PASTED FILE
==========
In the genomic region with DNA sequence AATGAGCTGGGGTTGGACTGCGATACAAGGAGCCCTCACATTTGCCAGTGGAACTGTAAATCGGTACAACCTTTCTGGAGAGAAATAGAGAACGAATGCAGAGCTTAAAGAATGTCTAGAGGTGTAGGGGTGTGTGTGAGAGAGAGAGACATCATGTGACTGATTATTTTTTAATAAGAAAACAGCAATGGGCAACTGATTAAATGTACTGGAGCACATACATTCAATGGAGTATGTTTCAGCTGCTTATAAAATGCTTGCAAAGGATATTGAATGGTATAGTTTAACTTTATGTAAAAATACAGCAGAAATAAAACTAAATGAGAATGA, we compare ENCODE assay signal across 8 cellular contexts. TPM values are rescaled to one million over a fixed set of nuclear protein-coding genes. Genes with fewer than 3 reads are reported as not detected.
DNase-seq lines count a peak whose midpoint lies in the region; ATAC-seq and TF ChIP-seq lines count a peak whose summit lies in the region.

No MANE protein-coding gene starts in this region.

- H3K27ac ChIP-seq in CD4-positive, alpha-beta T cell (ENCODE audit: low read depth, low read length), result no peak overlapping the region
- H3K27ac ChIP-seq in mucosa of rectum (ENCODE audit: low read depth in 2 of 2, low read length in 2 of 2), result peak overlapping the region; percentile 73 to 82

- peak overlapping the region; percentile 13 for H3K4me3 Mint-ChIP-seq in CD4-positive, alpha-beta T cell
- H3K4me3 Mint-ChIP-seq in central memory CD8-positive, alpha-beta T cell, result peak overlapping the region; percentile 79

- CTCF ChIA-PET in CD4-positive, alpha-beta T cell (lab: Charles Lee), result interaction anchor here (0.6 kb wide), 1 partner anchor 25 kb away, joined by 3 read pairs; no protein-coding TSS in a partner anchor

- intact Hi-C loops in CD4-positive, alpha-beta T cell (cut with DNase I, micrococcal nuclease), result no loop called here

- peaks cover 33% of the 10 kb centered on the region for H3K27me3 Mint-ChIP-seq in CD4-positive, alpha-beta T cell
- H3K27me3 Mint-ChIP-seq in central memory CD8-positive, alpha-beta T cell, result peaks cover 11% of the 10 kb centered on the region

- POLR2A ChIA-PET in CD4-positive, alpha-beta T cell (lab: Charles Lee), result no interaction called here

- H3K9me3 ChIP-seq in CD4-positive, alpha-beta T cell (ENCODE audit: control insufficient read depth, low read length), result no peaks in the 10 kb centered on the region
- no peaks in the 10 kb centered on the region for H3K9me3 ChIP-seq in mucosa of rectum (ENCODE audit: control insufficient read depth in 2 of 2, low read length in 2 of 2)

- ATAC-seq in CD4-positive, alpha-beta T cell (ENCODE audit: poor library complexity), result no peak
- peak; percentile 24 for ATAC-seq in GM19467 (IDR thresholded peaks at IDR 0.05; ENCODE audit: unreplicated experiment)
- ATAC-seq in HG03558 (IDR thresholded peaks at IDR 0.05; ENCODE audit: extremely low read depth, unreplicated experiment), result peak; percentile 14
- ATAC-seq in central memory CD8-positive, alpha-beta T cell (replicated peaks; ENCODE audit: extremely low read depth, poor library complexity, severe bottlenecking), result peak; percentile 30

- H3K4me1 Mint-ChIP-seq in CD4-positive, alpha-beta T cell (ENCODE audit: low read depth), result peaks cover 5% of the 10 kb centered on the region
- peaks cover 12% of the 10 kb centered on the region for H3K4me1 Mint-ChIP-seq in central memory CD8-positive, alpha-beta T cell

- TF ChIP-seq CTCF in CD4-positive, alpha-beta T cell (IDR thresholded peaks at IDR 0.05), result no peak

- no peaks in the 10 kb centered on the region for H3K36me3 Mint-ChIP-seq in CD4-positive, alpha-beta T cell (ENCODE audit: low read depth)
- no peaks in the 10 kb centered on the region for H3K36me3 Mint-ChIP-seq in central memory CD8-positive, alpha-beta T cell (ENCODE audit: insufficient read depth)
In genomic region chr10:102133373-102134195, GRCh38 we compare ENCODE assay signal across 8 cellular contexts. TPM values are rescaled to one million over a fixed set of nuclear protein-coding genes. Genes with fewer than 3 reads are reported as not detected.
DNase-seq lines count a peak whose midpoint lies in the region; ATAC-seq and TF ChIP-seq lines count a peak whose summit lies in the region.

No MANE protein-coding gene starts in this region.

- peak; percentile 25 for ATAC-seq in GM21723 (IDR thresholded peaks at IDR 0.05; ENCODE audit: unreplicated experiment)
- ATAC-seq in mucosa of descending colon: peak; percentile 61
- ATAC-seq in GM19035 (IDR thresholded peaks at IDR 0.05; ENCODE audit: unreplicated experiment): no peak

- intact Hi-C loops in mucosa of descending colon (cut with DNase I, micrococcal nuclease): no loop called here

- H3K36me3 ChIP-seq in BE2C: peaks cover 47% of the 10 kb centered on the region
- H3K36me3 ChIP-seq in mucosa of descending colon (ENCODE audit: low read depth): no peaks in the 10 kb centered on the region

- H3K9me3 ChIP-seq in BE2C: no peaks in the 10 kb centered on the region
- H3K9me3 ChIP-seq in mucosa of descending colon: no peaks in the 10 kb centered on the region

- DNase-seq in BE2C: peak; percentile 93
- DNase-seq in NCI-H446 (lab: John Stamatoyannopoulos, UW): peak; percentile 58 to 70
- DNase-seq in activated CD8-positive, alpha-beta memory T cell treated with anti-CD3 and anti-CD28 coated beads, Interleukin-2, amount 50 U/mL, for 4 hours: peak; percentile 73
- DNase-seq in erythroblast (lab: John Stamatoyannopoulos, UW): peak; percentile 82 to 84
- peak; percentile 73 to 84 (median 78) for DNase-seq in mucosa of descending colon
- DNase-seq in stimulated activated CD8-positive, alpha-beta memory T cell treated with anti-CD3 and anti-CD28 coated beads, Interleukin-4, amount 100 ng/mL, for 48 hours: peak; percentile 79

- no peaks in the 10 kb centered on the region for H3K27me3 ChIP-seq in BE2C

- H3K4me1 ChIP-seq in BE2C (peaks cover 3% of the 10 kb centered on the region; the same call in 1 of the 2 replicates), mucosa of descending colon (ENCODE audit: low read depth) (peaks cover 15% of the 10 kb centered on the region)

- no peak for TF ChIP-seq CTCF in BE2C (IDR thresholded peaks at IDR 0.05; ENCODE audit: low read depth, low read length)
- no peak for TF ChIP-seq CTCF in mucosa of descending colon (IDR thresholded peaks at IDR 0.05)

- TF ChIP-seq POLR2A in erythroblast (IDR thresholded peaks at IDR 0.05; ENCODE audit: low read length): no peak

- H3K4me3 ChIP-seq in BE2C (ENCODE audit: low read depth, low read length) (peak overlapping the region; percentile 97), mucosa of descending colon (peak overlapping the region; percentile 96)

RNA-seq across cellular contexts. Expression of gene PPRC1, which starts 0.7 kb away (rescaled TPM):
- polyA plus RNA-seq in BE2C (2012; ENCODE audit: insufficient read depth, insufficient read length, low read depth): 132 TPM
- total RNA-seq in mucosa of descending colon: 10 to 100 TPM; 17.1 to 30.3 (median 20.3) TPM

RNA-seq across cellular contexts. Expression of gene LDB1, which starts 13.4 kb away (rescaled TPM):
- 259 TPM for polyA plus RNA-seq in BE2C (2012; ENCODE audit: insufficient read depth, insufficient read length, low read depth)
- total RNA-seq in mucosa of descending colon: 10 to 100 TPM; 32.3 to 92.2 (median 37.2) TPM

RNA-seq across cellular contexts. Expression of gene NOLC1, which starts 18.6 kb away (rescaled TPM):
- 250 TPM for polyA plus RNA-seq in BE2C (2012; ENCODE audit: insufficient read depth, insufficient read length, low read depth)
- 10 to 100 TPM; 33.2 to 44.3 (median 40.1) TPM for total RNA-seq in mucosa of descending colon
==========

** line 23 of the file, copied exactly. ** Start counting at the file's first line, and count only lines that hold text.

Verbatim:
- no peaks in the 10 kb centered on the region for H3K36me3 Mint-ChIP-seq in central memory CD8-positive, alpha-beta T cell (ENCODE audit: insufficient read depth)